The TaxProf blog posed this question: Can Mr. Belichick deduct the fine?
A dozen law professors weighed in with a combined 10,000 words on the matter, including testy exchanges over arcane sections of the tax code. Most of them concluded the fine is deductible as a "trade or business expense."
"Because, unfortunately, in this day and age, it probably is 'ordinary' for coaches and players in professional sports to cheat and, if caught, to be fined by the league, the fine levied on the Patriots' coach can be viewed as an ordinary and necessary business expense," wrote Myron Grauer of Capital University Law School.
But how could cheating be considered a business expense?
Drawing a contrast perhaps only a lawyer could love, Mike McIntyre of Wayne State University in Detroit distinguished between cheating and violating rules. "[T]he fine was for violating a rule, not for cheating," he wrote. "The Patriots were not accused of cheating by the Commissioner and were not fined for cheating." He added: "No professional football game is played without someone breaking the rules."
Wall Street Journal's Law Blog (post by Amor Efrati).
Bill Henderson has a fascinating post on the Moneyball implications of the Chemerinsky-UC-Irvine saga. Bill asks whether Chemerinsky could be the Billy Beane of Law Schools and revolutionalize the law school world:
I suspect a large number of deans would love to play his hand: (1) the UC brand and faculty benefits, (2) a public tuition subsidy for students, (3) a spectacular geographic location adjacent to a vibrant legal market, (4) the ability to select an entire faculty based on a unique institutional vision, and (5) seed money from private donors.
If law schools -- during the course of three years -- can add substantial and persistent value beyond raw aptitude, the innovators (and I hope Chemerinsky is one of them) could get a huge competitive advantage, at least until the elite schools are pressured by market forces to learn and apply those same innovations. And this would be far from a "marginal impact".
Update: David Bernstein has an op-ed in today's L.A. Times: What About Larry? Compare Chemerinsky's Tale with Academia's Bashing of Ex-Harvard Chief Summers:
The saga of controversial liberal law professor Erwin Chemerinsky's on-again, off-again deanship at the new UC Irvine law school was highly unusual in two ways. First, the pressure to enforce political orthodoxy at Chemerinsky's expense came from the right, not the left, and second, academic freedom and 1st Amendment values won a resounding victory when Chemerinsky was ultimately rehired. A more typical example of how academic freedom remains in jeopardy across the country is the UC Board of Regents' treatment of Larry Summers, the former president of Harvard. University....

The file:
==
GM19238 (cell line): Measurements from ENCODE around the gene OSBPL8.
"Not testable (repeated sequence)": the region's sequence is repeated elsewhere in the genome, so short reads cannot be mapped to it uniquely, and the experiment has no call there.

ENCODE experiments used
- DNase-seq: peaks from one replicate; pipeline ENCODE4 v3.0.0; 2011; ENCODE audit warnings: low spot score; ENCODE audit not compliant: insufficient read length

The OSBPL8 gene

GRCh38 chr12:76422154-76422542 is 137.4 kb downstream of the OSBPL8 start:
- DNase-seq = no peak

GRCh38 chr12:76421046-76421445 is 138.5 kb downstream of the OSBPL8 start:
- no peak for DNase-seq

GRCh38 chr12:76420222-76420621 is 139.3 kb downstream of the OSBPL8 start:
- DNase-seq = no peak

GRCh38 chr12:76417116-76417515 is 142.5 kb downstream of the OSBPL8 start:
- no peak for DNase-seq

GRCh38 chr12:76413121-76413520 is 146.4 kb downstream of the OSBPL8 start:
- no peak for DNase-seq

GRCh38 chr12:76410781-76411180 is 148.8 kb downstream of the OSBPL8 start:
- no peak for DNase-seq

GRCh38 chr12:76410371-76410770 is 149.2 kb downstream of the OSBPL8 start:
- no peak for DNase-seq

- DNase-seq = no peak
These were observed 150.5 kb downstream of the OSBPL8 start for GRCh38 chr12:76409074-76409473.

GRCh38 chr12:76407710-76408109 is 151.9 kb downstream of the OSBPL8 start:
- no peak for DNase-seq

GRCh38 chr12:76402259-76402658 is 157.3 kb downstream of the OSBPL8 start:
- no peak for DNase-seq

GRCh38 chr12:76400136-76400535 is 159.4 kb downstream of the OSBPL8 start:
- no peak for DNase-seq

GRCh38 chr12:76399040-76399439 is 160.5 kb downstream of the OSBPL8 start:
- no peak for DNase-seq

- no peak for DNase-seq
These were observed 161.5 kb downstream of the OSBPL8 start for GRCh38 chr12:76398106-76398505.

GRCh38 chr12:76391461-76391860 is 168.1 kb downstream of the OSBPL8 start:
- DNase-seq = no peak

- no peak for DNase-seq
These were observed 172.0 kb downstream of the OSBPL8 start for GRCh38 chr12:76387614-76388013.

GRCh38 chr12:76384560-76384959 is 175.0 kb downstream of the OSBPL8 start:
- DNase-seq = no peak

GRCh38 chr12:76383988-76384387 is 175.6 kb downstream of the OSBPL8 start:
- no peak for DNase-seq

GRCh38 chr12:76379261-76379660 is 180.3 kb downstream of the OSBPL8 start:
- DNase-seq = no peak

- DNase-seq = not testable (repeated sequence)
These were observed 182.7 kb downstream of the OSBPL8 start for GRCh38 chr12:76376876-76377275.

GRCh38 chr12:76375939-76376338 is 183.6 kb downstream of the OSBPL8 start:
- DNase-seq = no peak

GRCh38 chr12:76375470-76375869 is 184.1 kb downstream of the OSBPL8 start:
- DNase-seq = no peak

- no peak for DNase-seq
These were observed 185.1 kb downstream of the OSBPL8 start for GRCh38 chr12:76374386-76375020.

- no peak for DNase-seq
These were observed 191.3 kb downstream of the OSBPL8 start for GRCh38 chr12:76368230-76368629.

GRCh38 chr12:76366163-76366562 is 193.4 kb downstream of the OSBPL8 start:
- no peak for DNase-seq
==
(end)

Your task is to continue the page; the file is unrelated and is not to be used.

The Chemerinsky episode, disturbing though it was, should not distract us from the primary challenge facing academic freedom in American universities: the rise of an academic far-left establishment that seeks to use universities as a base for political activism, and is perfectly willing to violate accepted standards of academic freedom to achieve that goal. Anyone concerned with the future of American higher education has the duty to defend the values of scholarship and open debate against authoritarian political correctness. Unfortunately, by disinviting Summers, the UC regents failed miserably.
Those of us who teach at public law schools can take heart in this article in Inside Higher Ed: The Public (Non-Salary) Advantage, by Scott Jaschik:
When it comes to faculty salaries, there’s little doubt that public higher education is at a real disadvantage these days. Private institutions pay more. According to the most recent salary data from the American Association of University Professors, private pay is more in all sectors of higher education. ...
A study released Monday by the Collaborative on Academic Careers in Higher Education (or COACHE) suggests that public colleges may have some advantages, at least once money is set aside. COACHE, which is based at Harvard University, has conducted a series of surveys of thousands of junior faculty members, trying to identify factors that make them satisfied (or not) with their jobs. Much of the analysis of the data has focused on the way female and minority faculty members are less likely than their white, male counterparts to feel good about their positions.